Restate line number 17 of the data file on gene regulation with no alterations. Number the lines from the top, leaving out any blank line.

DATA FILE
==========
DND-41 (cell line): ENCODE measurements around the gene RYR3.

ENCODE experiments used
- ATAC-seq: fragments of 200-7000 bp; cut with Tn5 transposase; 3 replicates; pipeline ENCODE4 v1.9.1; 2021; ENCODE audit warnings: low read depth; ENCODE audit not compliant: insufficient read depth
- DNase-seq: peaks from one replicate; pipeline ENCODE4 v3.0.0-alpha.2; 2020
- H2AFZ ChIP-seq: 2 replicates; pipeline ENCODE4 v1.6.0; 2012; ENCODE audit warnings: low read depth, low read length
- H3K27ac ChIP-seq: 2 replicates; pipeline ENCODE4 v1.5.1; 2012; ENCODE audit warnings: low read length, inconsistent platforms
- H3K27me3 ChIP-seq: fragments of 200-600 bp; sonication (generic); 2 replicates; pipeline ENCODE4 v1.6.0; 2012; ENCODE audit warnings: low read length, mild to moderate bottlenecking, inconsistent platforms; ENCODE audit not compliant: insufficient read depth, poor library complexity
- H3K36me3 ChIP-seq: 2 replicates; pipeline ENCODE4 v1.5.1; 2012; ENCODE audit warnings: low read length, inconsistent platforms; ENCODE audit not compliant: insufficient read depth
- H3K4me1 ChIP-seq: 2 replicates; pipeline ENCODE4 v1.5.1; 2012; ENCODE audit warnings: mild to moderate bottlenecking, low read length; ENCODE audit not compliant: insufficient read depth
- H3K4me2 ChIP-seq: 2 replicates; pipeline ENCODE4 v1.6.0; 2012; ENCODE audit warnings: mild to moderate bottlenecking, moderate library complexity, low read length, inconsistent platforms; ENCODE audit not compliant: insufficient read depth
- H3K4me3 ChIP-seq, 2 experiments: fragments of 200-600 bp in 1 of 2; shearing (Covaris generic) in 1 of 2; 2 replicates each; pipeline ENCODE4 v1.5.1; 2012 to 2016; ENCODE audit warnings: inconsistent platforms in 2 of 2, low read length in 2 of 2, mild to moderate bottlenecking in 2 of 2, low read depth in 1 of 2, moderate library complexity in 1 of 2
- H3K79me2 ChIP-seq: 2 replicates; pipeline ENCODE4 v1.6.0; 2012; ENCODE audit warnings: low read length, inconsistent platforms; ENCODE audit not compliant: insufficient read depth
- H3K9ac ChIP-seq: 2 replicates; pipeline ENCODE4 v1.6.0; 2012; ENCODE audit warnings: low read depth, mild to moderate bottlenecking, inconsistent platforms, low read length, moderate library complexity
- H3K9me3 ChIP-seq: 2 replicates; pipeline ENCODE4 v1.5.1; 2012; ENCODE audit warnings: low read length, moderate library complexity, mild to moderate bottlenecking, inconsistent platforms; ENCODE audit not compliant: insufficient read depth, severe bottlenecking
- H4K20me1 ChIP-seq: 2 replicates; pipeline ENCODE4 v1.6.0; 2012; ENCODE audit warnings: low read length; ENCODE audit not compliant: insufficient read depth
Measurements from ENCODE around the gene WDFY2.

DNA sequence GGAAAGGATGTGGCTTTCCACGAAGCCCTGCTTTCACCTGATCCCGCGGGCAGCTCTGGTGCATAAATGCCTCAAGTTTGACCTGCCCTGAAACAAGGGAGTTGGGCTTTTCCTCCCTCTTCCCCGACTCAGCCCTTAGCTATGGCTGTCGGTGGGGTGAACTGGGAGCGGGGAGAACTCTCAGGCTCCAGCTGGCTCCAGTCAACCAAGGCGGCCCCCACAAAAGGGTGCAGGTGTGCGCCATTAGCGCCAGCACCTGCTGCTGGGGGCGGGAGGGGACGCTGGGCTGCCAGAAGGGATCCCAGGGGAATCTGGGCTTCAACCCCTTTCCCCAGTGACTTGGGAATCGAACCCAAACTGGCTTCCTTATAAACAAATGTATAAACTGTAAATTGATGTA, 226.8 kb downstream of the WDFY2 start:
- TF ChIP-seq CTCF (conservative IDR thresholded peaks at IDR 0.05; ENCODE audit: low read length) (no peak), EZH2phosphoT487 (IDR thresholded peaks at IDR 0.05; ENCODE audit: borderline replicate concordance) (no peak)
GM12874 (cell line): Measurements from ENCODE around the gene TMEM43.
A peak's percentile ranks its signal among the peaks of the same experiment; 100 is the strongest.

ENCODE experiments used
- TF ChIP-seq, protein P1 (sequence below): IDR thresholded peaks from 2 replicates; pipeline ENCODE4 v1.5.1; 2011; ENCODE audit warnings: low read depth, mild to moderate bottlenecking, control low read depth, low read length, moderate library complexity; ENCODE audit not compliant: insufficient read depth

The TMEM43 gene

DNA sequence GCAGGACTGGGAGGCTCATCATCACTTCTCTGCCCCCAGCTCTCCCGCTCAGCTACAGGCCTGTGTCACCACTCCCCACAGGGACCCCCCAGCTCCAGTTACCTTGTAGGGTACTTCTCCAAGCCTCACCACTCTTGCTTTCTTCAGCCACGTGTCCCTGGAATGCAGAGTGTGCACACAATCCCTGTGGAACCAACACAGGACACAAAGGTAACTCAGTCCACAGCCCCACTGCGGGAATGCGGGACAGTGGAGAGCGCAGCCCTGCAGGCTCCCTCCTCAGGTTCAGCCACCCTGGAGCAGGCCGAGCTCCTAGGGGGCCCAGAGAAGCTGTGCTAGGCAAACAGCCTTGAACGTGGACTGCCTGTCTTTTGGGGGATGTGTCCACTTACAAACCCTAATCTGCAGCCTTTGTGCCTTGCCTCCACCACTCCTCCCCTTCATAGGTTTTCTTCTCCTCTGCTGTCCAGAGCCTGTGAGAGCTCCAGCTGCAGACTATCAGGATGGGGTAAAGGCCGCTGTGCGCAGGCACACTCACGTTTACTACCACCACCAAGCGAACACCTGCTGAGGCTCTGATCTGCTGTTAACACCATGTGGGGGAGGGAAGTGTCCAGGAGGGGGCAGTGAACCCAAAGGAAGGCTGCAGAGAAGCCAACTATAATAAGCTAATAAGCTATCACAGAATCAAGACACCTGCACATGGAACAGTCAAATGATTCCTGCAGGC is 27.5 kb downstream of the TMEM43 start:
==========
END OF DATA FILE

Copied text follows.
DNA sequence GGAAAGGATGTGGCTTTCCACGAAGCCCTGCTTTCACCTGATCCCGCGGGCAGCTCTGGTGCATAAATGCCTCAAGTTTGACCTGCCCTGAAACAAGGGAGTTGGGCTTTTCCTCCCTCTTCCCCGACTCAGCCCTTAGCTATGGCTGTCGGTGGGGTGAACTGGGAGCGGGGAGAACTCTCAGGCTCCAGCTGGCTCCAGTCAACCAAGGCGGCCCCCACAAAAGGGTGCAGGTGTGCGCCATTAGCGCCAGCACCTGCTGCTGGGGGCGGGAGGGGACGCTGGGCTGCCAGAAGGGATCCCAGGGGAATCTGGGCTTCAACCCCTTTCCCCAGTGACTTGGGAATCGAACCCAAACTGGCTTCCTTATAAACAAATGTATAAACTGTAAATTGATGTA, 226.8 kb downstream of the WDFY2 start: